If you’ve read my blog posts on Lightning, you may recall this post about how we initially addressed users who try logging in with Internet Explorer 11. It wasn’t the most elegant solution.
Enter the awesome, fantabulous, Lightning Champion, Melanie Zilles Head! If you haven’t met Melanie yet, you should make it a priority to do so (her contact info is at the bottom of this post)! I’ve known Melanie for almost 4 years now and am lucky to call her friend. She is the Ft. Worth User Group leader and a powerhouse in the Lightning adoption community! After talking with her about out challenges with IE, and during her Lightning implementation she came up with the perfect way to prevent users from logging in using IE while providing them with customizable guidance on what browsers they should be using!
Without further ado, check out this awesome solution:
You rolled out Lightning, you are checking your adoption metrics in the Lightning Usage App, and you are realizing how many users are currently using IE11 (or versions older than that). Understandably, you are not a huge fan. There are 2 significant issues:
- IE11 is not here to stay. Even if you opt-ed in for the extended support, Internet Explorer support for Lightning is going scheduled to go away (see Help Documentation). But that doesn’t mean that you are “OK” for now – because IE11 is still known to have significant performance issues (Knowledge Article). You worked hard on your Lightning rollout – don’t let IE ruin it for your users
- IE11 is known to not meet certain performance and security standards (Knowledge Article). That’s a risk you shouldn’t take.
Nana previously shared great ideas on how to “encourage” users to stay away from IE11 (and therefore the Classic UI), but taking away some of the functions they so desperately need. Unfortunately, there a certainly loopholes (ie links/ Ids that can be posted into the URL) that would still allow users to access what they need.
So, if you find yourself needing a more ‘radical’ approach, read on! You will learn how to use a login flow to prevent users from logging in when they use IE.
What are login flows?
Login flows are basically Visual Flows that allow you to either show custom messages to your user, and for our use case, make an assignment that sets the LoginFlow_ForceLogout(type boolean) output attribute to ‘true’, which will prevent the user from logging in.
If you had a chance to take a sneak peak into a Spring ‘19 pre-release org, you may have seen the brand new and shiny Lightning Flow Builder… If not, here’s your first look into the new design and configuration. #SafeHarbor #ForwardLookingStatement
Task to accomplish:
Do not allow user to log in if IE11 (or any IE version) is used to login.
Solution: Use a Login Flow that does the following:
- Lookup the Login History to determine the browser and login type used in the most recent (aka current login attempt)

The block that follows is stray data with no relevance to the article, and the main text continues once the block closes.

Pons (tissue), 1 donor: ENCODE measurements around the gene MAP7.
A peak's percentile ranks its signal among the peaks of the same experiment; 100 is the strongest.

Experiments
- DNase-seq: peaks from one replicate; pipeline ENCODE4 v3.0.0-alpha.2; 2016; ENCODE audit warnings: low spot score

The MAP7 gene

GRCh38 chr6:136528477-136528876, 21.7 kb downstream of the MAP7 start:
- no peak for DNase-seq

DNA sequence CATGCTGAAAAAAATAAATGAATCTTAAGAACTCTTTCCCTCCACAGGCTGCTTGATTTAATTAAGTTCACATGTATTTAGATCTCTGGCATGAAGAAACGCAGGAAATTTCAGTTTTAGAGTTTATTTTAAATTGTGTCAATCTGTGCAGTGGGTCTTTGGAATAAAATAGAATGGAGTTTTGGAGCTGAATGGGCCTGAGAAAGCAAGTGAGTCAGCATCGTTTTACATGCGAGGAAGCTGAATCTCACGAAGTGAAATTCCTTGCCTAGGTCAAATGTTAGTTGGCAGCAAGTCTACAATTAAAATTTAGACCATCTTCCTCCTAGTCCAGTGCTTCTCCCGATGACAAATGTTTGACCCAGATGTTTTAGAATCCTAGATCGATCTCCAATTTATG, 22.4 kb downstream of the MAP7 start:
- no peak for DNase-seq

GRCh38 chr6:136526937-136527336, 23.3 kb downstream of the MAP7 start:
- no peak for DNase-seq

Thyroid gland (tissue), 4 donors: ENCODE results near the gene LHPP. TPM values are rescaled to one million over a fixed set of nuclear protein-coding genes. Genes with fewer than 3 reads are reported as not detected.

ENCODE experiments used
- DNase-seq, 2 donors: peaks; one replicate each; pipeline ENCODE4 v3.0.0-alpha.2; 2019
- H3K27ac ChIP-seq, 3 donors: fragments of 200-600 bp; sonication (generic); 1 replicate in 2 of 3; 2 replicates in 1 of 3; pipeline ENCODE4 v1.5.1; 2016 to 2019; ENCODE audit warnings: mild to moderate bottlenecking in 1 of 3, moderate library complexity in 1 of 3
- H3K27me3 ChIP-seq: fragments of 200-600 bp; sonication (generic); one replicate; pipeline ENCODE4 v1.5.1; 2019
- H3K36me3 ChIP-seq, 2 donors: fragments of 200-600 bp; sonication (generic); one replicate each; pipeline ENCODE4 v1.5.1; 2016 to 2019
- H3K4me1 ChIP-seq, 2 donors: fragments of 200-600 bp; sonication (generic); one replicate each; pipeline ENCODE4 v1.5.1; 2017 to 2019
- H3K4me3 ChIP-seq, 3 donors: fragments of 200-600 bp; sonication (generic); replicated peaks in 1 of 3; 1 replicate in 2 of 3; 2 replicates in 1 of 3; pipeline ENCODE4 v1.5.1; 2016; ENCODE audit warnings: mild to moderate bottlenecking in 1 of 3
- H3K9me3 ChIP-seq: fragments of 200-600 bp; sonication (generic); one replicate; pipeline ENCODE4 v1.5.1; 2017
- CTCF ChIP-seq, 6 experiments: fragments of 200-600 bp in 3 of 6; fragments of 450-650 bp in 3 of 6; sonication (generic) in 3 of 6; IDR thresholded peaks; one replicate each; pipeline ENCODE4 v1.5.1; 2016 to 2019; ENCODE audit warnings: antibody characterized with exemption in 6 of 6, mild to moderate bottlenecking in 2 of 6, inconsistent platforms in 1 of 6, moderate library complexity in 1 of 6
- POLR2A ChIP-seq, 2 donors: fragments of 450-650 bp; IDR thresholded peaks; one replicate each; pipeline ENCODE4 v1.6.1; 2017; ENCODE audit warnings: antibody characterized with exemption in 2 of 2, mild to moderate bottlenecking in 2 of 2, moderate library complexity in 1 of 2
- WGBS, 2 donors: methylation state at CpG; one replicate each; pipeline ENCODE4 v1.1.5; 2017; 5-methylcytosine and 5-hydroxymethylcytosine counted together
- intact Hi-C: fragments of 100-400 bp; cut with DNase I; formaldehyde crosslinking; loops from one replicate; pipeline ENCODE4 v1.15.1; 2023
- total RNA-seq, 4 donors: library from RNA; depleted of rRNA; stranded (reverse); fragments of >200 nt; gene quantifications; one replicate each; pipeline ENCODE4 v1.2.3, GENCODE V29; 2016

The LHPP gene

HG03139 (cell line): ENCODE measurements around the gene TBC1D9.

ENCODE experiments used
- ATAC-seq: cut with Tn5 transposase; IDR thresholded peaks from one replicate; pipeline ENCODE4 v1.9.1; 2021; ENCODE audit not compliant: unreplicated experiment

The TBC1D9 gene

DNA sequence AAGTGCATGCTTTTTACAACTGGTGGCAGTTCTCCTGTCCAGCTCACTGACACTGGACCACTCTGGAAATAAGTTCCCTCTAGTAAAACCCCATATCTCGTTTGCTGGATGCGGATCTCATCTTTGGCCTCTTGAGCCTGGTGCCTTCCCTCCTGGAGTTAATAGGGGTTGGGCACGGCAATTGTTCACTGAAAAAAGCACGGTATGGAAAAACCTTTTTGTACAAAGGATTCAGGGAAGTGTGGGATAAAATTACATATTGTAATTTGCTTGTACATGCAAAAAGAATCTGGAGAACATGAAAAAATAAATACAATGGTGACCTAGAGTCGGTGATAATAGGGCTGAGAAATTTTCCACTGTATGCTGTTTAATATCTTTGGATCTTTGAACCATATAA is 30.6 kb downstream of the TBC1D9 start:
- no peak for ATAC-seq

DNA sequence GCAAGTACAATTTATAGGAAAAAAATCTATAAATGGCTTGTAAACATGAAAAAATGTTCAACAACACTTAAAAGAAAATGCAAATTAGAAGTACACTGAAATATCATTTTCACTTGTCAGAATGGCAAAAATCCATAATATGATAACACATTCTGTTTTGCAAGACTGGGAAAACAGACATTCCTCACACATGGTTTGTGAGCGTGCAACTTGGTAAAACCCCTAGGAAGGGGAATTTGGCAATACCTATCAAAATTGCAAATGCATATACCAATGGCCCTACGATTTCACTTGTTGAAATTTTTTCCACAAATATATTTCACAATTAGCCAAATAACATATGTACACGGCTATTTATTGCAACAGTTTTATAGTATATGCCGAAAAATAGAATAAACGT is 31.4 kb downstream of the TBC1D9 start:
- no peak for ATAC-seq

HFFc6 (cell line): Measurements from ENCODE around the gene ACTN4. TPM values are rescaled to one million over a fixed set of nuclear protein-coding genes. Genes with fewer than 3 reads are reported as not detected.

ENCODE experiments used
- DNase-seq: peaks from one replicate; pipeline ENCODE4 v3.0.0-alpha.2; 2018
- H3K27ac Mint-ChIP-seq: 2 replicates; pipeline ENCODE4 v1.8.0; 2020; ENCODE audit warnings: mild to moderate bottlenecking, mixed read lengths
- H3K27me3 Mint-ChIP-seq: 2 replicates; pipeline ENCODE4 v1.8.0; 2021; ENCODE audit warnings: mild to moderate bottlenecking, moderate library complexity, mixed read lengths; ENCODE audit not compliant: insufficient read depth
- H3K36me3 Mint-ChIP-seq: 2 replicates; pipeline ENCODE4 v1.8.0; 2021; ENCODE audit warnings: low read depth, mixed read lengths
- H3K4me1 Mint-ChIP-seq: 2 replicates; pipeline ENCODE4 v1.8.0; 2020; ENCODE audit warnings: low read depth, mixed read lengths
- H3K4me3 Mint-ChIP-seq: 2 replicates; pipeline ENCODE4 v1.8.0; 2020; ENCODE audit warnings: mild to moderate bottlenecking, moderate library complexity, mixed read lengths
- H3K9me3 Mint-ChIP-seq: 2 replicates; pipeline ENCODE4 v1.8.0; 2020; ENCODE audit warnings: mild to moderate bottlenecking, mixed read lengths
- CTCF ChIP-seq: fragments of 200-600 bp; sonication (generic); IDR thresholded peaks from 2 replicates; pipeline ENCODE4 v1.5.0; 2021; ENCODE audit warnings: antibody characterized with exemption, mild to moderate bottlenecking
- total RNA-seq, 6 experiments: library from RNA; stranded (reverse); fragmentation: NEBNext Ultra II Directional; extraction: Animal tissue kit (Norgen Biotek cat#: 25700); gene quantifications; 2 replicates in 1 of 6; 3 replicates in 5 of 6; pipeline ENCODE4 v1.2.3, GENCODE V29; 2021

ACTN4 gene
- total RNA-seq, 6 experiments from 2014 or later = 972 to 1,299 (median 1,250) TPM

- Use a formula Resource to use the User Id of the user that is trying to login
- Based on the Login Type value, we are checking for non-Browser (non-Standard UI) activity.
The list of login type values you may want to include here may vary based on your overall setup,
integrations, etc. It’s recommended you check your login history records
(https://workbench.developerforce.com is a great way to do so) for values that you may be expecting based on your users’ login history and make adjustments to this portion of the flow accordingly.
- We exit the flow if it is not a true Browser Login attempt (nothing happens, and the user can authenticate successfully).
- If the user in fact uses a browser, we will check the it’s an IE browser.
- If the browser is Not IE, we again exit the flow (do nothing) and the user will get logged in successfully.
- If the browser is IE (IE11, or an older version), we are first showing a quick warning by adding a screen element.
- Next, the LoginFlow_ForceLogout output attribute is set to “true” using an assignment.
- So, in the end, the flow will look like this:
- Lastly you need to create the login flow to actually launch the flow above during a user’s login attempt. For more details, check out the Custom Login Flows help documentation.
- Be sure to not render this login flow in Lightning Experience. If you do, you may get an error message.
A few more comments:
- As a best practice, you may want to consider NOT assigning a login flow to your system admin profile – don’t lock yourself out! (Create a test user instead and always test this in a sandbox first!)
- You can expand on this flow to show custom messages or images, etc. If you to, consider using custom settings or custom metadata types to make your flow more dynamic (without actually having to edit the flow itself)
- ForceLogout redirect behavior: Know issue in redirect inconsistency: Sometimes user may get redirected to www.salesforce.com instead of the login screen
- In the past I have experienced that a Lightning for Outlook authentication shows up as a ‘true’ IE authentication (hopefully that won’t be an issue going forward). However, if you run into this issue, you may want to add a “IE bypass” option that can be temporarily enabled for a user to allow the authentication and then be disabled again to ensure the user continues to be prevented from using IE.
- If you can’t wait until the new Flow Builder is available with the Spring 19 release, you can configure the same thing in the current Cloud Flow Designer – you just want get the pretty LIGHTNING view or simplified UI. #LightningNow #LightningChampion #LightningStrikesFlows
Time to celebrate your users being in Lightning at all times!
Feel free to reach out at any time if you have any questions!